3. Oh and I'm really sorry about spelling errors. I'm sure I missed a few before I posted my last comment. :)

  4. I just found your blog and wanted to comment on the Arab myth... I weigh in at 191 right now (I've been as high as 198 and as low as 165) and I have a 14.1HH arab who I do ENDURANCE with. He travels for miles and miles on end with no issues and I see the same thing at every endurance ride. Arabs are built to carry weight... their heavy bone and compact shape allow them to pack us around with very little effort on their part. My heart horse will be 15 this year and still looks like a 5 year old.

  5. Every word you write in this blog is inspirational. Thank you
    G. David

  6. I'm around 75kg 5'4 and I break/train horses and ponies as half my living so I regularly ride 12.2's and such (stockier ones), I dont feel bad about it as it's short term, I have them under me for about 6 weeks and then they go to a kid who fits them. I think a lot of the time people take height into consideration too much, depends on a horses structure, larger riders should always go for horses with shorter backs and well developed top lines as it means their backs are better equipped for carrying more weight in the long term. I have turned down work in the past because I would feel bad putting my weight on a long backed youngster that is weak.
    I cant help but comparing it to the old coal men, it used to be a big thing in my area that a coal man drove round the rural areas delivering it, this involved a lot of heavy lifting and although they were able to carry the weight around easily enough it was once they hit their older age that the strain of years of heavy lifting became evident and I'd hate to be the cause of this on some pony , who could have had many more years of riding comfortably if it had had a lighter rider during it's life :/

    And I sympathise with riding schools in a way when they get larger students, studies have shown it's not what weight you are but how balanced you are in the saddle, and beginners are so wobbly and all over the place the pressure points put on the horses backs can be nasty. Plopping butts hitting the back of the saddle and digging in etc In this respect I would back centres who would only allow bigger riders to ride drafts who are more compact and can take bigger saddles, spreading the impact etc for the sake of the animals well being, at least until they are of a standard or riding where they are balanced enough to get more sporty model. Even private buyers should be aware of this when buying themselves horses, as we all want the best for our horses, and long pain free life is one of those wishes. I wont let my mum ride some of my horses because of her balance, and she's lighter than me.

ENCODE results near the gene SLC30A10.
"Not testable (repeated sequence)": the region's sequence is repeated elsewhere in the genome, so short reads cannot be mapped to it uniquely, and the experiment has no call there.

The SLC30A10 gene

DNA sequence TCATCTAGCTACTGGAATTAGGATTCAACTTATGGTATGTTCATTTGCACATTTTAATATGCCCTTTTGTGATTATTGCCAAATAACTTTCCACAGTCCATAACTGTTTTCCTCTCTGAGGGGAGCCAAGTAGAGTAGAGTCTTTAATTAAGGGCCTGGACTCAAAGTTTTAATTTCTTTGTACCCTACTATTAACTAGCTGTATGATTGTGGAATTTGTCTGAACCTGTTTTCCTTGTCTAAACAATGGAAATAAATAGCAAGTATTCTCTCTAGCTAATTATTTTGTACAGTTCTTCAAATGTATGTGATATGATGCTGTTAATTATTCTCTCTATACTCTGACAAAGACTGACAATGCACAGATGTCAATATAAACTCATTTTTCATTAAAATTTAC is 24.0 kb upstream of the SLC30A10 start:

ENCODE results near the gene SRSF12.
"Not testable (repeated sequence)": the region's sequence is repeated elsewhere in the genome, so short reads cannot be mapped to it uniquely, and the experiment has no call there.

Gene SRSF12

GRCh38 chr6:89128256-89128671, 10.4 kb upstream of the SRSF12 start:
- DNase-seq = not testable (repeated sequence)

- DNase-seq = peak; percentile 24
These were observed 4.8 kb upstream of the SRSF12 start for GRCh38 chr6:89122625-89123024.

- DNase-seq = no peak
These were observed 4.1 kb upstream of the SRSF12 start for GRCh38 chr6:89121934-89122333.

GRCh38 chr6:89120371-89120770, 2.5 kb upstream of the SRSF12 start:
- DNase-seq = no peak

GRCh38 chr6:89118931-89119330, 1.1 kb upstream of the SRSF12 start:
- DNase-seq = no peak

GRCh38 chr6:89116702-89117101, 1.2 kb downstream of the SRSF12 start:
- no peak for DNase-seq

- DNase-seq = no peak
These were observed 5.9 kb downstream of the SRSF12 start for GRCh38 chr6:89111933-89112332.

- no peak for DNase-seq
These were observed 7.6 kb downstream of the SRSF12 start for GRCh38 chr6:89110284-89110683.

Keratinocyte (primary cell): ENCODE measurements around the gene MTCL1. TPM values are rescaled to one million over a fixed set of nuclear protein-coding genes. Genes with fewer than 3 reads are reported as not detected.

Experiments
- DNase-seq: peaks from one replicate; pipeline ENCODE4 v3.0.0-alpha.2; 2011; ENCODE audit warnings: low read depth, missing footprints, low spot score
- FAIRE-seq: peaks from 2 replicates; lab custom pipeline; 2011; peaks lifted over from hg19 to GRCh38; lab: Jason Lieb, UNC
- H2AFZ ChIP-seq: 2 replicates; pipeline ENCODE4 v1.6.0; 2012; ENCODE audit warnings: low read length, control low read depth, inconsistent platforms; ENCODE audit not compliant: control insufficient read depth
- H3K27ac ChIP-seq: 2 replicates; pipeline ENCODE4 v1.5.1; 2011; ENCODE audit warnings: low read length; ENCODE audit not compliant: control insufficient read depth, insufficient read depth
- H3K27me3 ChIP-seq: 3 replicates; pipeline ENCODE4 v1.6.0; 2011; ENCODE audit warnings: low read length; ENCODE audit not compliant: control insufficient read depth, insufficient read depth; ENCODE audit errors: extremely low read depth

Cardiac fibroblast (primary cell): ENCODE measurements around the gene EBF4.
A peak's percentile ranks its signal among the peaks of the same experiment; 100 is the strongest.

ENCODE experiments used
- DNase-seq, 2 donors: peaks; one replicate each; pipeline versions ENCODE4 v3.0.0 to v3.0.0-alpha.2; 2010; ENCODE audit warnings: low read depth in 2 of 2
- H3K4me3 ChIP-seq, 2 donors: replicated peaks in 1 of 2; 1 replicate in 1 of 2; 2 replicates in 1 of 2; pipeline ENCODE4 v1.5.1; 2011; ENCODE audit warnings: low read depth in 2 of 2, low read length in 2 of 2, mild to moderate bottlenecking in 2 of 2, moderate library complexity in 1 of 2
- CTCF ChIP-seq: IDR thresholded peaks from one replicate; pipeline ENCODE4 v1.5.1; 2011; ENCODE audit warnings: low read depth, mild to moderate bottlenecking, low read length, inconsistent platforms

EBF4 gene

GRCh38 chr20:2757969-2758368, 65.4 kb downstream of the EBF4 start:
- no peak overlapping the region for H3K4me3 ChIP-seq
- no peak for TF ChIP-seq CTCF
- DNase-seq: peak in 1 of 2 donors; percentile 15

7. I am definitely a plus size rider as I wear anywhere from a 20 to a 24 on the bottom and weigh more than I care to say, but it is over 250. I do not ride a draft horse - I ride an old-type Morgan. He's about 15.1-15.2 and he has never had a problem carrying me. We've shown saddleseat and halter, we've been on 3-4 hour trail rides (up and over hills, not all on the flat), and now we're retraining for Western Pleasure as that's more what we're both built for.

    When I took up riding, I took lessons on another old-type Morgan and Saddlebreds - didn't have to be draft horses - they were quite large enough to carry me without a problem. You just have to go talk to trainers and find one that doesn't have a problem with working with older plus-sized riders. I wasn't riding the very young or the very old, of course, but horses in their early to mid-teens so they had their muscles built up and the strength to carry me.

    I have found that balance is everything and you have to have a really solid core so he doesn't have to adjust for your weight shifts. We were having a problem with him breaking out of the lope after a corner - he would either drastically speed up or break down to a trot. At the same time I was working out with a physical trainer at the gym who knew my goal was to ride my horse better and I noticed as my core got stronger, my horse broke less often. My riding instructor also noticed how well centered I now was and you know, we don't break after corners anymore! We're a team - I just had to step up a bit to meet my horse where he was. I'm not saying it was quick, but building your core with those horrible dreaded planks and crunches really do make a difference on how well your horse can carry you.